“Refugees feel pushed to take these risks because of the policies of the French and British governments.”

Amnesty International UK said Britain and France must provide access to safe asylum procedures so people do not risk crossings.

Priti Patel in Dover as Government face criticism over migrant crossing crisis

Refugee rights director Steve Valdez-Symonds said: “Governments on both sides of the Channel urgently need to rethink their joint failure to provide people with a dignified and safe means to seek asylum, which is their right."

Beth Gardiner-Smith, chief executive of Safe Passage, said the disaster was a “direct consequence of a lack of safe alternatives for those seeking sanctuary”.  

“Rather than speculating about ever more inhumane ways to push back and prevent refugees seeking from asylum, the government should act now to protect family reunion and expand safe and legal routes for refugees,” she added.

The UN Refugee Agency has called for the British and French governments to make saving lives the “first priority”.

But the Home Office has focused on increasing security along the French coastline and is attempting to increase prosecutors of people smugglers, and asylum seekers who steer dinghies.

Natalie Elphicke, the Conservative MP for Dover, said: “It is terrible that tragedy has struck in the Channel again. People traffickers have no regard for life, no matter how old or young.

“These perilous crossings must be stopped, once and for all, before there is more loss of life in these stormy winter seas.”

Nick Thomas-Symonds, Labour’s shadow home secretary, said the incident was an “absolute tragedy”.  

“Our thoughts are with those who have lost loved ones and people who have been injured,“ he added. “It is a heart-breaking reminder of the human cost of this crisis.”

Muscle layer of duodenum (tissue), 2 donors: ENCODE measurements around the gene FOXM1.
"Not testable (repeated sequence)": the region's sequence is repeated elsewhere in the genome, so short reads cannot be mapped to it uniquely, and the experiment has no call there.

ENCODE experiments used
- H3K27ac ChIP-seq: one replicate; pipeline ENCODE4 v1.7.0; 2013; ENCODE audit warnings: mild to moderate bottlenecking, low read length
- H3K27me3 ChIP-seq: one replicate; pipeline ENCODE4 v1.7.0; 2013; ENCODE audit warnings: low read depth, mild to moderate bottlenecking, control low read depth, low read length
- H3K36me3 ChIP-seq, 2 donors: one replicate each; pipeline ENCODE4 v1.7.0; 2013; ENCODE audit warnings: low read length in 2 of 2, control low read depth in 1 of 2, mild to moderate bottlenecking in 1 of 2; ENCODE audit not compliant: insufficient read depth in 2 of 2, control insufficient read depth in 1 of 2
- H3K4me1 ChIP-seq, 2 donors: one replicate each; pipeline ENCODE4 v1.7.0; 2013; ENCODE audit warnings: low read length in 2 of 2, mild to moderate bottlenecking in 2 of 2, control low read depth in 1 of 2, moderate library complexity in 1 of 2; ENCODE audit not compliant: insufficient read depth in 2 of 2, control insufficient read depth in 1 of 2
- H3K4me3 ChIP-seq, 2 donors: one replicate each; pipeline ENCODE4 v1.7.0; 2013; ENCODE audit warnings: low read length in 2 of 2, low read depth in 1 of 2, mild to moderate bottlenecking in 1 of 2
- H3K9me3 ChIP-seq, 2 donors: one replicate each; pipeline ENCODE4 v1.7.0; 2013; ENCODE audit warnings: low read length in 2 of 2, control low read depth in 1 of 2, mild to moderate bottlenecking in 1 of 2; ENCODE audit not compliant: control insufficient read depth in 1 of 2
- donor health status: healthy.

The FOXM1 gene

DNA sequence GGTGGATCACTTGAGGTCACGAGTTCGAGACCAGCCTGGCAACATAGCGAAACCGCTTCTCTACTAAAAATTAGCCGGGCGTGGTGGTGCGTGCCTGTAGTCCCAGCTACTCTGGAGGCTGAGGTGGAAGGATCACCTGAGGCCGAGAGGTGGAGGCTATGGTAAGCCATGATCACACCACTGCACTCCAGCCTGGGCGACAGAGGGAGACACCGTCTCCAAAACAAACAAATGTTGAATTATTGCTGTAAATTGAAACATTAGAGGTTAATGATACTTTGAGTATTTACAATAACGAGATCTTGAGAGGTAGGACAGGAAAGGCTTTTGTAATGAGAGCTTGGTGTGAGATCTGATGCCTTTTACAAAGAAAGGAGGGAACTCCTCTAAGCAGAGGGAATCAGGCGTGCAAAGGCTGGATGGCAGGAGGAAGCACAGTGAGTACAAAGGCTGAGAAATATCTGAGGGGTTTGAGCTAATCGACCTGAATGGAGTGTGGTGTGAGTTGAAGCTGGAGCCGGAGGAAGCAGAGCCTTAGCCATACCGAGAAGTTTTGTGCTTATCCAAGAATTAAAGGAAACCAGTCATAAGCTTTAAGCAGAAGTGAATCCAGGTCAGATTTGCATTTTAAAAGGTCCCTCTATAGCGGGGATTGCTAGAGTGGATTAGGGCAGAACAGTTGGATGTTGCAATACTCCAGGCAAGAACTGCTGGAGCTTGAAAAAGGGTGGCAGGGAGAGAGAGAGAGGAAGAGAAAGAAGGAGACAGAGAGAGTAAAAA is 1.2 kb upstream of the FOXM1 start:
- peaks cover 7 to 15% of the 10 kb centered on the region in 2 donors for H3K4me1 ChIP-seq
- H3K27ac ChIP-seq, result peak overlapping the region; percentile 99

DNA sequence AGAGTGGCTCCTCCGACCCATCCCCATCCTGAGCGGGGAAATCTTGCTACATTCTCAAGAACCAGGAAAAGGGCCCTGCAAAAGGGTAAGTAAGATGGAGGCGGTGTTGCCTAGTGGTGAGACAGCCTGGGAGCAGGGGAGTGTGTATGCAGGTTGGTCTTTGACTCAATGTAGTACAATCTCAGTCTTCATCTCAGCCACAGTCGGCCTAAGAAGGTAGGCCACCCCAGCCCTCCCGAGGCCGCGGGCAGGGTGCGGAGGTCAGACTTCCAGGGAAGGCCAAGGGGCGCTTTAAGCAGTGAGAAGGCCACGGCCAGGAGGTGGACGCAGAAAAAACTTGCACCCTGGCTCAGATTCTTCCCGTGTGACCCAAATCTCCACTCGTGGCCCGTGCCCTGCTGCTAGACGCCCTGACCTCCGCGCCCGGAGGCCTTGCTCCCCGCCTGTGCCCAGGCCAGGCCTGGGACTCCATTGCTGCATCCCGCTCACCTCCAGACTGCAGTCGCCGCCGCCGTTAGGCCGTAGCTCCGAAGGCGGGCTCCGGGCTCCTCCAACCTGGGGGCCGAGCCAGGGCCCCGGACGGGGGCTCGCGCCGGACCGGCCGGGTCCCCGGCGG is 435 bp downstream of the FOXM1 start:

Yvette Cooper, chair of parliament’s Home Affairs Committee, said an inquiry was underway into the work needed to prevent further loss of life.

“When people have already fled from persecution and conflict elsewhere in the world, it is awful that they are ending up in the arms of people traffickers and people smugglers, or in dangerous boats on the sea,” she added.

The National Crime Agency said sea crossings in small boats had become a more common route to the UK after a fall in freight traffic during the coronavirus pandemic, and crackdowns to stop migrants using lorries.

The government drew up a new “joint action plan” with France earlier this year and put a former royal marine in the post of “clandestine Channel threat commander”.

The RAF has sent surveillance aircraft to assist the Border Force in spotting migrant boats, after the UK gave France millions of pounds to increase security along its coastline.

A parliamentary report released last November said “dire” conditions in camps in northern France were among the driving factors behind increasing migrant sea crossings.

“Focusing on increasing border security without improving conditions in the region may have the counterproductive effect of forcing migrants to make desperate journeys across the Channel,” the Foreign Affairs Committee said.

“The UK should work closely with French authorities to improve the conditions for migrants. It should ensure efficient processing of asylum claims by those with relatives in the UK.”

Earlier on Tuesday, the maritime prefecture had released a weather warning for strong winds and rough seas.

An official notification called for sailors to postpone any departures and for people to avoid watersports and swimming.